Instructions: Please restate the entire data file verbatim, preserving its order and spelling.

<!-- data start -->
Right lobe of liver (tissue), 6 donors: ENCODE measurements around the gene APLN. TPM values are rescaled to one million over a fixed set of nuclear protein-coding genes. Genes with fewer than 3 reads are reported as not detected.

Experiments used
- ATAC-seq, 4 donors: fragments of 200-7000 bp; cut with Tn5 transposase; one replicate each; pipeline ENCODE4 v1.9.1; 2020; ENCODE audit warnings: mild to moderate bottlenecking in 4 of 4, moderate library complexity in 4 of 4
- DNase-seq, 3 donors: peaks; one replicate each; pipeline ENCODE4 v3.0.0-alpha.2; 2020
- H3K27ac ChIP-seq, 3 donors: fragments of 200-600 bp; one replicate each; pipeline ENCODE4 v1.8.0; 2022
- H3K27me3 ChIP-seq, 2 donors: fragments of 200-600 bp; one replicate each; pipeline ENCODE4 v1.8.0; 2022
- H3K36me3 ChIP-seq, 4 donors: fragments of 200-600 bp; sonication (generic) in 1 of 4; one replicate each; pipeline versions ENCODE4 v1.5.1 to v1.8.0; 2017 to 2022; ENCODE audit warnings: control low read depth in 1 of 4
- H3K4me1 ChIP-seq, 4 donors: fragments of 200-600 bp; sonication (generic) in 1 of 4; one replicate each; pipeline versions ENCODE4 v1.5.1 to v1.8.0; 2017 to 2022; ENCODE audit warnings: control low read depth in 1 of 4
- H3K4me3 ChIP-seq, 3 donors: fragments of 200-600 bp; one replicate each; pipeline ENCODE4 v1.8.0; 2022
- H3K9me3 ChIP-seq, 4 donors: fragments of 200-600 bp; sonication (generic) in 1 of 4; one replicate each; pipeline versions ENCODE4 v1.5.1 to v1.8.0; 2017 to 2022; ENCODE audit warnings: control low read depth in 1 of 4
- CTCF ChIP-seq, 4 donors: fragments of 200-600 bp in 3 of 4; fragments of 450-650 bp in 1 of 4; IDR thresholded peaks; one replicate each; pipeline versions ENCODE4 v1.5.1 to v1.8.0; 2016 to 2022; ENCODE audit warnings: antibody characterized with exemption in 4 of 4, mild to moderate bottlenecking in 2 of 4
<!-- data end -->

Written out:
Right lobe of liver (tissue), 6 donors: ENCODE measurements around the gene APLN. TPM values are rescaled to one million over a fixed set of nuclear protein-coding genes. Genes with fewer than 3 reads are reported as not detected.

Experiments used
- ATAC-seq, 4 donors: fragments of 200-7000 bp; cut with Tn5 transposase; one replicate each; pipeline ENCODE4 v1.9.1; 2020; ENCODE audit warnings: mild to moderate bottlenecking in 4 of 4, moderate library complexity in 4 of 4
- DNase-seq, 3 donors: peaks; one replicate each; pipeline ENCODE4 v3.0.0-alpha.2; 2020
- H3K27ac ChIP-seq, 3 donors: fragments of 200-600 bp; one replicate each; pipeline ENCODE4 v1.8.0; 2022
- H3K27me3 ChIP-seq, 2 donors: fragments of 200-600 bp; one replicate each; pipeline ENCODE4 v1.8.0; 2022
- H3K36me3 ChIP-seq, 4 donors: fragments of 200-600 bp; sonication (generic) in 1 of 4; one replicate each; pipeline versions ENCODE4 v1.5.1 to v1.8.0; 2017 to 2022; ENCODE audit warnings: control low read depth in 1 of 4
- H3K4me1 ChIP-seq, 4 donors: fragments of 200-600 bp; sonication (generic) in 1 of 4; one replicate each; pipeline versions ENCODE4 v1.5.1 to v1.8.0; 2017 to 2022; ENCODE audit warnings: control low read depth in 1 of 4
- H3K4me3 ChIP-seq, 3 donors: fragments of 200-600 bp; one replicate each; pipeline ENCODE4 v1.8.0; 2022
- H3K9me3 ChIP-seq, 4 donors: fragments of 200-600 bp; sonication (generic) in 1 of 4; one replicate each; pipeline versions ENCODE4 v1.5.1 to v1.8.0; 2017 to 2022; ENCODE audit warnings: control low read depth in 1 of 4
- CTCF ChIP-seq, 4 donors: fragments of 200-600 bp in 3 of 4; fragments of 450-650 bp in 1 of 4; IDR thresholded peaks; one replicate each; pipeline versions ENCODE4 v1.5.1 to v1.8.0; 2016 to 2022; ENCODE audit warnings: antibody characterized with exemption in 4 of 4, mild to moderate bottlenecking in 2 of 4